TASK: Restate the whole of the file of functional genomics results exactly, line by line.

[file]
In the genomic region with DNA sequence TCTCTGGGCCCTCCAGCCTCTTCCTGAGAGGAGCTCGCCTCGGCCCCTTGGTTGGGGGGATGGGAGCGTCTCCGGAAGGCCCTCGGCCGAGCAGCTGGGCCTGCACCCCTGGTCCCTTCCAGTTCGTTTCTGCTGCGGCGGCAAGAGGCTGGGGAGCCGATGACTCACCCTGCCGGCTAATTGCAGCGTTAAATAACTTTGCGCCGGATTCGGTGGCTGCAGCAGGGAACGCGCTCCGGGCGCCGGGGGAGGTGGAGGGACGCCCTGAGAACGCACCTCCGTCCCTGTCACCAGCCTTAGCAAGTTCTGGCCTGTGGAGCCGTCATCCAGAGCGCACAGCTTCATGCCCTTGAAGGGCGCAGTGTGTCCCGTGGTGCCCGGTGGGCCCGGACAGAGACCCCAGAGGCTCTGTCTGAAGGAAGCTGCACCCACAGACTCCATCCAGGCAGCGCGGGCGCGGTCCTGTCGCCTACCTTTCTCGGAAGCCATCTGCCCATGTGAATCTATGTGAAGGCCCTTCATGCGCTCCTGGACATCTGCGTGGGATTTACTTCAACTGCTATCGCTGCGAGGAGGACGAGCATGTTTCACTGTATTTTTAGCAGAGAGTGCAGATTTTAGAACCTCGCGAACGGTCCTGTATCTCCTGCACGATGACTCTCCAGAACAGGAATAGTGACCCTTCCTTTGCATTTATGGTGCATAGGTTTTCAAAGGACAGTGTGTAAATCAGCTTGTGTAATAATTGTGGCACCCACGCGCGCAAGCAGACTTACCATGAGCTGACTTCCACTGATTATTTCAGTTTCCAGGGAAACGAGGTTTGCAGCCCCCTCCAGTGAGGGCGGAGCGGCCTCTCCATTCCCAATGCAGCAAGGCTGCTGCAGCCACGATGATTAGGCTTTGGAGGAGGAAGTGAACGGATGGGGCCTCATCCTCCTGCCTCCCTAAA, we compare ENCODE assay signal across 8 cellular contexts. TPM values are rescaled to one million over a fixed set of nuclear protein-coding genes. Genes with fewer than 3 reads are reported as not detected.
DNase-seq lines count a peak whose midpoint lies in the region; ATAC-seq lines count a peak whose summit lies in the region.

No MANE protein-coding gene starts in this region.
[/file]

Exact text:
In the genomic region with DNA sequence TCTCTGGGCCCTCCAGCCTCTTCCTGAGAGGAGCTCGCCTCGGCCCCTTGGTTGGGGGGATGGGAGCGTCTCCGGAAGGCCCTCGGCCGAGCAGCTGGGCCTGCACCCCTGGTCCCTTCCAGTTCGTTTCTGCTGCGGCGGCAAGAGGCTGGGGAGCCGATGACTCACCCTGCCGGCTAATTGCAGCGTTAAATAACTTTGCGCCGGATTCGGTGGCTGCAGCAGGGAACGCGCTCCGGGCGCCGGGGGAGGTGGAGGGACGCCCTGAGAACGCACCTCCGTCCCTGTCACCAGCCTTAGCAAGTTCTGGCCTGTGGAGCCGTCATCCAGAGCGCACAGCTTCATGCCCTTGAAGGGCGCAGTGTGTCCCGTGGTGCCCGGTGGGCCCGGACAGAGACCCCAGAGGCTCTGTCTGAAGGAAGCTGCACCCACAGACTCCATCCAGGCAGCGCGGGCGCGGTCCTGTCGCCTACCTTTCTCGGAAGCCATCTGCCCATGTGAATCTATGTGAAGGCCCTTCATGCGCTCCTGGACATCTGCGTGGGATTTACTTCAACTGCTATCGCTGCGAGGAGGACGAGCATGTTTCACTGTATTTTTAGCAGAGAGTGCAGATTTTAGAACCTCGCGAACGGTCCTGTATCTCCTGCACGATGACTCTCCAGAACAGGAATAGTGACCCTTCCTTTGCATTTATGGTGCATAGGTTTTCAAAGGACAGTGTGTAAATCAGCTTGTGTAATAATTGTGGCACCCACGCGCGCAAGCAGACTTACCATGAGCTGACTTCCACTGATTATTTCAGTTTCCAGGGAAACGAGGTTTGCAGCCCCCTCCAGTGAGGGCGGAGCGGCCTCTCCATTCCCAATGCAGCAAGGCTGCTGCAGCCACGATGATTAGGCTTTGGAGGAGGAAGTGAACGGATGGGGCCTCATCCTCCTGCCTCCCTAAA, we compare ENCODE assay signal across 8 cellular contexts. TPM values are rescaled to one million over a fixed set of nuclear protein-coding genes. Genes with fewer than 3 reads are reported as not detected.
DNase-seq lines count a peak whose midpoint lies in the region; ATAC-seq lines count a peak whose summit lies in the region.

No MANE protein-coding gene starts in this region.